Aug 23, 2012: The minutes of the 104th meeting of the PSC says: “it was decided that DSP meeting may be called up immediately and underwater inspection should be carried out after monsoon whenever high magnitude flood occurs.” Note the word “immediately”, since GOG had not responded to earlier URGENT recommendation. GOG still shows no urgency.
The GOG response, on reading of minutes of the 104th meeting of PSC appears most casual: “For conducting above mentioned DSP meeting, Shri Y K Murthy, Chairman DSP panel is being contacted to get the date convenient to him. However, meeting is getting delayed as Shri Y K Murthy is not keeping good health.” Shri Murthy, it may be noted, is close to 92 years old by now… and the meeting of DSP, immediately required since over two years, is not possible since this 90+ year old person is unable to give dates! In the meantime, as the minutes of the 104th meeting notes, two flood seasons (2011 & 2012) have passed and 2012 monsoon saw water level reach record level (till than) of 129.2 m on Sept 7, 2012 and dam overflowed for more than 50 days.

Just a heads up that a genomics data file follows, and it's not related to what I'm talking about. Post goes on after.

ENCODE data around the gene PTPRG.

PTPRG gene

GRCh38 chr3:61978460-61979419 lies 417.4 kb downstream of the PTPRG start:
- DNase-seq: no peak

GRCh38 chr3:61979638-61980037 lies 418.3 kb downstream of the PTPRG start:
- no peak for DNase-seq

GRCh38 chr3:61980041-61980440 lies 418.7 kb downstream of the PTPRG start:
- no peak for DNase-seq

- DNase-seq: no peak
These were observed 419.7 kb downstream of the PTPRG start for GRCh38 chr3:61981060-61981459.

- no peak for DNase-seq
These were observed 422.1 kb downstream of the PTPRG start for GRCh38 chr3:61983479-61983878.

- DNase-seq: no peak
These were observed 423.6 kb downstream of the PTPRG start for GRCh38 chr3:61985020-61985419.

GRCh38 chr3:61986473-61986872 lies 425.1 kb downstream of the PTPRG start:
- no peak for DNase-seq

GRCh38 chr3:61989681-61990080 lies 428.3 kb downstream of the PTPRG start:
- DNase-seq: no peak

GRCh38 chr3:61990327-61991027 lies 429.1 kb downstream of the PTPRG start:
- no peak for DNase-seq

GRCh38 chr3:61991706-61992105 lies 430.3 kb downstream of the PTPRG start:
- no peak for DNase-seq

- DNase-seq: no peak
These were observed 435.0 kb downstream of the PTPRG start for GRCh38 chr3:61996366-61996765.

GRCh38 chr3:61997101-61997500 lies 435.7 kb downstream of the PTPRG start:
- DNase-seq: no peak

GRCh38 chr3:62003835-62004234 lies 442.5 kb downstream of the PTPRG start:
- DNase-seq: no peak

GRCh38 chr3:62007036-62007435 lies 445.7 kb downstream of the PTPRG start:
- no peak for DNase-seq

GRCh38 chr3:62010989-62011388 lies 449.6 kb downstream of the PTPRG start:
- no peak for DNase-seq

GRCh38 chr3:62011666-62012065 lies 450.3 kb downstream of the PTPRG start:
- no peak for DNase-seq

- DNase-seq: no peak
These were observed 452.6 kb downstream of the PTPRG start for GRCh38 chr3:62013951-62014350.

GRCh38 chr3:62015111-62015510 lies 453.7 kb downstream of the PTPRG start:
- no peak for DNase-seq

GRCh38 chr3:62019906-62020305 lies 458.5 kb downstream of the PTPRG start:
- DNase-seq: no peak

Oct and Dec 2012: Considering the seriousness of the situation at SSP, SSCAC wrote letters to SSNNL on Oct 25, 2012 (Ltr no SSC/PB/PSC-104/2012/3112) and Dec 7, 2012 (Ltr no SSC/PB/PSC-105/2012/3553) asking for the status of the action by GOG on recommendation of the 104th meeting of PSC that DSP meeting be called immediately. The GOG does not bother to respond to the letters. Could SSCAC, a statutory body chaired by Union Water Resources Secretary & set up under NWDT award have done better than just writing letters, when safety of country’s costliest dam?